Katharina Roth started composition in 2003 when she met Tilo Medek. 2009 she began her studies at the University of Music in Lübeck with Dieter Mack and 2011-2012 she studied composition with Daniel D'Adamo at the Conservatoire de Reims (France). She finished her Bachelor studies of composition in 2014 and now continues her piano studies with Prof. Jaques Ammon. 2013 she obtained a 2nd price at the Felix Mendelssohn Bartholdy Hochschulwettbewerb for her piece Kleine Erzählungen, 2014 the Karlsruher Kompositionspreis for Hit him when he cry out for percussion solo. She worked with the ensembles L'Instant Donné, Analogue Translation, IEMA, hand werk and Neue Vokalsolisten Stuttgart.Mini-interview with Katharina Roth
Where are you from? Does that have any influence on your music? If so, how?
I think each environment and culture which one has grown up with or where you spent a longer period of time has a certain influence on a human being. I would definitely not write the same music if I would have been born in New York City or in a small village in Africa. I'm a German composer, and in our culture we care a lot about the composers from the past - it even seems like we care more about the past than about the future. When I think about music, I first refer to the background that I have. The music I know best is the music of my own culture, because it has been present for me all the time – at least since I began to play music.
When did you start composing and why?
I started composing when I was 13. I was curious to see what composing is like and so I went to the composer Tilo Medek, who taught at my school at that time. I was very fascinated by his way of teaching, his personality and by the possibility to write my own music. He was very inspiring and so I kept on taking composition lessons with him once a week.
What, if any, was the most inspirational experience you have had as a composer? (It could be a lesson, a piece, a concert, a sound, a walk, a bus trip, an image, etc.)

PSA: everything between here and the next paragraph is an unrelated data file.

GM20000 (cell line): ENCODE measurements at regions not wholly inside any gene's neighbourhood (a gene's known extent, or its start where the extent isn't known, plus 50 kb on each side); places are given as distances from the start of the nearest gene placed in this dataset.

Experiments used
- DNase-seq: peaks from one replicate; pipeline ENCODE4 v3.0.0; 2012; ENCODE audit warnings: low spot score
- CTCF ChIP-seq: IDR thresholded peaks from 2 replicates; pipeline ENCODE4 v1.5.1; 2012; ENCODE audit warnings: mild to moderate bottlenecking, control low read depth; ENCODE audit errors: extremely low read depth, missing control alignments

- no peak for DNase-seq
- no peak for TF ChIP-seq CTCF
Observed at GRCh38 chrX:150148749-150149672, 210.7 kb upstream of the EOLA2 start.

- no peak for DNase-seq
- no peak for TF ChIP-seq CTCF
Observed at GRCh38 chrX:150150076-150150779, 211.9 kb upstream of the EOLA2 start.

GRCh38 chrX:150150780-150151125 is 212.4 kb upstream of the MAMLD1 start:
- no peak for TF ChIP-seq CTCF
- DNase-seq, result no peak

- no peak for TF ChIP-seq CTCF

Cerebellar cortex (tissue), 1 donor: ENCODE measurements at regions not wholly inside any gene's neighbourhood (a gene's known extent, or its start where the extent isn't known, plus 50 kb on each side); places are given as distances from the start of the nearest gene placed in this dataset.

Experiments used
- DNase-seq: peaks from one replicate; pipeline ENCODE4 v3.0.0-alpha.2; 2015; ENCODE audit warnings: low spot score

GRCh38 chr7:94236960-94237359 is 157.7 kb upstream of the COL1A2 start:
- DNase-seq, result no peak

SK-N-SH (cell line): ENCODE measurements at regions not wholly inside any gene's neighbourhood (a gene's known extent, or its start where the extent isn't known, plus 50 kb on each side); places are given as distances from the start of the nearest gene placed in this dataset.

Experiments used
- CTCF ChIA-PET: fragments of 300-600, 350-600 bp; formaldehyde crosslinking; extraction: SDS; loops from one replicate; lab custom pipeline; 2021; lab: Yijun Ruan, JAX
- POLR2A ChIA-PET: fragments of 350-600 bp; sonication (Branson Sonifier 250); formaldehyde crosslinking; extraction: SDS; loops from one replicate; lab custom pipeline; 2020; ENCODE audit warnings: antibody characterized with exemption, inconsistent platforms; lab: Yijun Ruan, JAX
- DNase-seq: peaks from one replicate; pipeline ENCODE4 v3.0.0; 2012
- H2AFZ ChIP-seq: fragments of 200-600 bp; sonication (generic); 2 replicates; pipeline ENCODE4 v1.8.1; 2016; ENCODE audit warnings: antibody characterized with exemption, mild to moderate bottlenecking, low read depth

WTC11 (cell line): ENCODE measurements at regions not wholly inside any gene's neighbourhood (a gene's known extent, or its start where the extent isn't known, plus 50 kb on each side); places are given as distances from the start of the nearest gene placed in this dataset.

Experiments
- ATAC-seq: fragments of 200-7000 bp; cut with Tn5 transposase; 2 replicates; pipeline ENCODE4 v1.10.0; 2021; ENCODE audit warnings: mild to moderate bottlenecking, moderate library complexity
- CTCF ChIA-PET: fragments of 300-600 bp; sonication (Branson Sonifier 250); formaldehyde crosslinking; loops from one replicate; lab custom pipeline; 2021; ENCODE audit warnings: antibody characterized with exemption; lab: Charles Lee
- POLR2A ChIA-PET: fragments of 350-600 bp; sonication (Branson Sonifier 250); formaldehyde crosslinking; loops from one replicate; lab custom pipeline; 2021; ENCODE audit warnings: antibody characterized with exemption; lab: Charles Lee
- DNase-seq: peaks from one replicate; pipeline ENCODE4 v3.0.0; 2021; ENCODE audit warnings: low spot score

The lessons, especially with my first composition teacher, were maybe the most inspiring, because he helped me to dream and to believe in it. Also the music of Morton Feldman made me think a lot about other ways of aural perception and how this changes under the influence of large temporal structures.
What is most important to you when writing a piece?
To be free in mind and to be open to concentrate and explore what the piece wants me to do with it. The further access to a piece can be very varied.
What's the title of your new work?
Describe in a few sentences what your new work is about.
My work speaks about different ways of communication. It is a piece for solo english horn. But I think a being can not exist alone and communication can be very diverse. Japa is Sanskrit and means whispering. But someone who whispers might have fears, a secret, or something like that. In whispers also shouting, silence and speechlessness are included as well, and I wanted to express that dichotomy in a musical context.
Katharina Roth's Japa along with 8 other works by young composers from around the globe will be premiered by the Trio SurPlus at the Yong Siew Toh Conservatory's Orchestra Hall on 12 July 2015 at 7:30pm.